Misinterpretationality

I wake up one morning to realize that the thing I thought true is not. Not only is it not mine, it never really was, never actually existed, at all. Never existed anywhere except in my imagination. In our growing up we try so hard to live in the real world, and in the process we experience our imagination being stifled, sidelined. It is such a common story, particularly for those of us at middle age, as we pass through the valley of the shadow of self-re-discovery. The busy-ness of life has disposed us to set aside the ‘frivolous’ pursuits in favor of those which will pay the rent. The ones who refuse this path of accomodation to societies norms are considered rebels, even irresponsible. Don’t get a degree in theatre or art or music – how will you support yourself, much less a family. That may all be valid, to a point. That does not mean that we must completely pack away those impulses for imagination and creativity.

What I’ve concluded is that imagination will out. It is like the great line in the first Jurassic Park movie spoken by Jeff Goldbloom’s character, Dr. Ian Malcolm

Imagination is a part of that life-force, God-force, Creative (and therefore HOLY) Spirit. Imagination, human imagination, will find a way. So, I think today, that my imagination creates versions of my reality that are more comfortable, appealing, interesting, safe. They are not the true external reality, but my interpretation of it – which is a creative process, or can be, I am suggesting.
This happens most often, for me, in relationships, the nature of which is ultimately mystery. My Christian Faith, and Family Systems Theory, are both helpful resources to me in making sense of all of this. Even so, I get confused. These resources help, in large measure, by providing an external yard-stick or guide (the meaning of the word ‘canon’, as in ‘canon of scripture’, btw) against which to evaluate my imaginative creations – my understandings of the world and my place in it. The world is never quite as I perceive it to be given the filters that are inborn and aquired over a lifetime. I may be pretty close at times, but never spot on. This awareness demands of me humility before all things – people, ideas, and creation itself – and particularly God. The experiences that typically jolt me back to this humility are often frustrating and painful – it usually takes some pain to rouse us from our sleepy complacency.  Just look at how the economic challenges of the last several years have prompted us to reconsider our relationships to all things money – working, saving, investing, spending. “Wow, I guess it isn’t good for me to consistently spend more than I earn.” Duh. And yet, so many of us do that, in our financial lives, and even more in our emotional, intellectual, physical health, and spiritual lives. We make up a version of reality that suits what we want to do, and then deficit-spend, never imagining that the bottom may someday drop out of our city in the clouds. This is what happens in most failed marriages, in nearly every self-induced health crisis, in psychological nervous breakdowns, in parenting that fails to guide children toward maturity, in collapsed social institutions and structures of every kind.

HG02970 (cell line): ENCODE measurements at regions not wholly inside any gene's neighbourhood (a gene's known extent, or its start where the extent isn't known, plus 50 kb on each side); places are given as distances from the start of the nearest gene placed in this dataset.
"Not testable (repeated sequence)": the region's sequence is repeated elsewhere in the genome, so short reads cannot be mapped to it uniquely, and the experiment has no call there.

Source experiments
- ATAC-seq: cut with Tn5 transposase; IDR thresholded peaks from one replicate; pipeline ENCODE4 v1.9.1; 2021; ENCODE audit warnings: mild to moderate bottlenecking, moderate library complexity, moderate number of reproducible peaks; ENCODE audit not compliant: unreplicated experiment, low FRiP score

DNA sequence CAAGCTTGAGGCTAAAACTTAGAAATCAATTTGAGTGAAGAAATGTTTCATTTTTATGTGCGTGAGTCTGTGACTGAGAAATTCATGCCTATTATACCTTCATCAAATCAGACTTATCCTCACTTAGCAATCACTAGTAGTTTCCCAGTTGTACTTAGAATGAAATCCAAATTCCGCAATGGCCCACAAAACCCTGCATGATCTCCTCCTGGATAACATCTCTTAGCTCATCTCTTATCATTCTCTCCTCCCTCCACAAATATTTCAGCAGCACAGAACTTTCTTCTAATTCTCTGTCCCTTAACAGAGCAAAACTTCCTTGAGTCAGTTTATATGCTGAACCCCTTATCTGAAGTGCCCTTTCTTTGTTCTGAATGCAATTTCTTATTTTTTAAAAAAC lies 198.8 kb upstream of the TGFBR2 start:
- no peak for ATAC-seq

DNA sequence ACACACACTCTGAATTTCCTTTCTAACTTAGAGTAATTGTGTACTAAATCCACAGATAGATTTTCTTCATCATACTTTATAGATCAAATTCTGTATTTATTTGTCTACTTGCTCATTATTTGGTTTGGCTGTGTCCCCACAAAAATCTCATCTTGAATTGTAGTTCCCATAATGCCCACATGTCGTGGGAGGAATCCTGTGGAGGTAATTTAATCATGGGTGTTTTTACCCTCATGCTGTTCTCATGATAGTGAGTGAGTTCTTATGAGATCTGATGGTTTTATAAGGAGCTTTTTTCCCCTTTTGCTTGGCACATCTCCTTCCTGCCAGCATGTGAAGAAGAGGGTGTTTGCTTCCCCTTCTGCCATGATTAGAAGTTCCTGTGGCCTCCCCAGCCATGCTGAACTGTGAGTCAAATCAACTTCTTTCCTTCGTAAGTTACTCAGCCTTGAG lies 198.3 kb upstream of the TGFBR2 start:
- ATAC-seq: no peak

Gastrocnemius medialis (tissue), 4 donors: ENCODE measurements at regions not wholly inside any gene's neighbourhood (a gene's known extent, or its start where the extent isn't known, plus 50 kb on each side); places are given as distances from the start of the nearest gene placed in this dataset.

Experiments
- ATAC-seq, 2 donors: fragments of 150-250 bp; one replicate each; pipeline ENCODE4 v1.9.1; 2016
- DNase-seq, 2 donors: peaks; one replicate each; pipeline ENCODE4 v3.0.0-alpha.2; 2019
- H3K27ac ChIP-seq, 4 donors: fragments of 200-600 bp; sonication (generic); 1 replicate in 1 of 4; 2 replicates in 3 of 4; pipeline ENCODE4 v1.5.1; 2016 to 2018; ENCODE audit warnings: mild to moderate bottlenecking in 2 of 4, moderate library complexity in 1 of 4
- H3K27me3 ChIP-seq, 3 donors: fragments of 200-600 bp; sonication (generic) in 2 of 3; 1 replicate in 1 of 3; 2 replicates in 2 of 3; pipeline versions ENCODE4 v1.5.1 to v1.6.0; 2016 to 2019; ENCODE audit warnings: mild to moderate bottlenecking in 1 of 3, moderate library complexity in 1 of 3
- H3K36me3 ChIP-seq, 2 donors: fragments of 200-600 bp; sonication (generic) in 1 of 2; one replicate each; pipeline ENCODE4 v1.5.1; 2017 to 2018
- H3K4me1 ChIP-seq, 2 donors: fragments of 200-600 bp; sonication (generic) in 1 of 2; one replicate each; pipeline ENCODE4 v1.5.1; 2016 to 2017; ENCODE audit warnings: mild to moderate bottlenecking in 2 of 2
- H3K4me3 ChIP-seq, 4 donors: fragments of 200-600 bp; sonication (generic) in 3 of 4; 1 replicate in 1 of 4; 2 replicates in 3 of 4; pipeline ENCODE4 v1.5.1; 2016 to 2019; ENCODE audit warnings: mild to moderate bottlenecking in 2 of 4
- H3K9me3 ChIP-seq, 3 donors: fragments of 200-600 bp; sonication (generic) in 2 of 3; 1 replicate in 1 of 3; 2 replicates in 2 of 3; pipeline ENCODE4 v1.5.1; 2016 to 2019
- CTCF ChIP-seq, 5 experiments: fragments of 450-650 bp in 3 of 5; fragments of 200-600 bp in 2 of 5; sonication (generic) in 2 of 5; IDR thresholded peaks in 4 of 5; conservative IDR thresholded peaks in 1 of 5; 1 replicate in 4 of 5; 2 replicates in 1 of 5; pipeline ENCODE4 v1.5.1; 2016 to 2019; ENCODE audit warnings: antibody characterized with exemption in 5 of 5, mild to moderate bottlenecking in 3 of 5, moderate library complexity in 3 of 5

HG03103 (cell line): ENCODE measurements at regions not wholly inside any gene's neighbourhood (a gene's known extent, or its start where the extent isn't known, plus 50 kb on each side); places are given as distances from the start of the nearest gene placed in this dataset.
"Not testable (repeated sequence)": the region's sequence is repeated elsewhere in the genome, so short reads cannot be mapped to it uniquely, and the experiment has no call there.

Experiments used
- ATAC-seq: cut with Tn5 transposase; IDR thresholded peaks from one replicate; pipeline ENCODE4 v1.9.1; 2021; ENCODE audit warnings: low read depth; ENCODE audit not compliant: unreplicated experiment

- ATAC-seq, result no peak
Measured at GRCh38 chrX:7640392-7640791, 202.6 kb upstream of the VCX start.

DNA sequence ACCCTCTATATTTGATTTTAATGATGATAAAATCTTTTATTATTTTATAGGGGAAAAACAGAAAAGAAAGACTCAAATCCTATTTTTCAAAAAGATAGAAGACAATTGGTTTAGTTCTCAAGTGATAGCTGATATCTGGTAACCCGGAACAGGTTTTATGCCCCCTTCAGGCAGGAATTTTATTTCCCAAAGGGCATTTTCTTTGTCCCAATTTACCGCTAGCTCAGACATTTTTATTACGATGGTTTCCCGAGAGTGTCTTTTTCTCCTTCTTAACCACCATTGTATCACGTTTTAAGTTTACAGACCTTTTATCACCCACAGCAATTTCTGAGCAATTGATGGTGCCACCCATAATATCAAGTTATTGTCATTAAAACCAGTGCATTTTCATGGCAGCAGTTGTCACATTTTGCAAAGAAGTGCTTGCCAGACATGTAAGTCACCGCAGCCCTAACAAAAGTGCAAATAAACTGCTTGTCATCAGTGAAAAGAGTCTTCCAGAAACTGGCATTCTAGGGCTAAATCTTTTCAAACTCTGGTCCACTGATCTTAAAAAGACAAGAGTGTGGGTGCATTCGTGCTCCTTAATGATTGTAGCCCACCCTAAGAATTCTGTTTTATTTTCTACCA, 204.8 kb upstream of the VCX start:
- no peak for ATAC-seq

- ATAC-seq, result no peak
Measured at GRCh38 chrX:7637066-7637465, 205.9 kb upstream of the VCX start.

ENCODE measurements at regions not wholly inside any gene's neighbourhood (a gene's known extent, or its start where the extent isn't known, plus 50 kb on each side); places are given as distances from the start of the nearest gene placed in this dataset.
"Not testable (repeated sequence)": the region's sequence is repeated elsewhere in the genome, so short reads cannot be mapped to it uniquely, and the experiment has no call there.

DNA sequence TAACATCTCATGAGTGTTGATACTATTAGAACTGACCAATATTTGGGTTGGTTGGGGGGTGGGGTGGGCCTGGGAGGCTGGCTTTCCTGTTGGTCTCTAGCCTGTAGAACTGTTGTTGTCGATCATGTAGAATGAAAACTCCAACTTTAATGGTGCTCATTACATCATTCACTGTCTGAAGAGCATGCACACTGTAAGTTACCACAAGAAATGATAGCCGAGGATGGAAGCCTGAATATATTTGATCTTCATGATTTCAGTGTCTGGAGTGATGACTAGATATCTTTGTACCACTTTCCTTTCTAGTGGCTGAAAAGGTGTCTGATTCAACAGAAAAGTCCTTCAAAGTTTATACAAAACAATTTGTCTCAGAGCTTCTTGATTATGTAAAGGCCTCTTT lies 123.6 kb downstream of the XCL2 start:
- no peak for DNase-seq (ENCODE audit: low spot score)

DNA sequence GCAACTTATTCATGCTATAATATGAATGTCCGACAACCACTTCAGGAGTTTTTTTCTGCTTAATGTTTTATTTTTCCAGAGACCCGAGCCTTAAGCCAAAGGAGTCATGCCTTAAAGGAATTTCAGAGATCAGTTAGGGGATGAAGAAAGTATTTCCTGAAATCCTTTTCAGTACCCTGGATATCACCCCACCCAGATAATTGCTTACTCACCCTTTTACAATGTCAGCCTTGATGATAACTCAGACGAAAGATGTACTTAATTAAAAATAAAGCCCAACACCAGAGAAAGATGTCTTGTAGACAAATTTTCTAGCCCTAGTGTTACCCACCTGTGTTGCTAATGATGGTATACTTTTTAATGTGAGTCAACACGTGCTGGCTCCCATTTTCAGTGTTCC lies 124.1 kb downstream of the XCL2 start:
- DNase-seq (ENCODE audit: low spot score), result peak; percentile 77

And, what I think I am discovering today (at least it is a discovery for me – kind of like Christopher Columbus ‘discovering’ ‘america’) – what I think I am discovering today is that all of this is at least partly an expression of our creative imaginative spirit, what for me theologically is a part of God’s image in us – and thus uncontainable even if deniable. We are made to imagine and create. So, if we do not let ourselves do that in truly constructive, life-giving, ways, then that spirit will be diverted to less helpful pursuits.
THEREFORE, one way to move ourselves, individually and communally, out of misinterpretaionality, is to return to those creative pursuits of preschool. Get out the finger paints, the clay, the crayons. Make mud pies. Dance. Sing. Tell stories. Dream. God dreams of a future for us that is bountiful, a future where there is no sorrow, where we no longer harm ourselves or one another, where no one is lonely or hungry. And God desires to share that dream with us, to tell us about it, and then to help us live toward it. This is the purpose of the Gospel, of the Incarnation, of Jesus. The story of the garden toward the East, in Eden, is the story of God’s original dream. The story of the glorious city yet to come, where God dwells among humanity, is God’s dream of the future. Let us be shaken from our false dreams, awake to the people around us, and the God among and with us, and live into God’s glorious dream wide awake.
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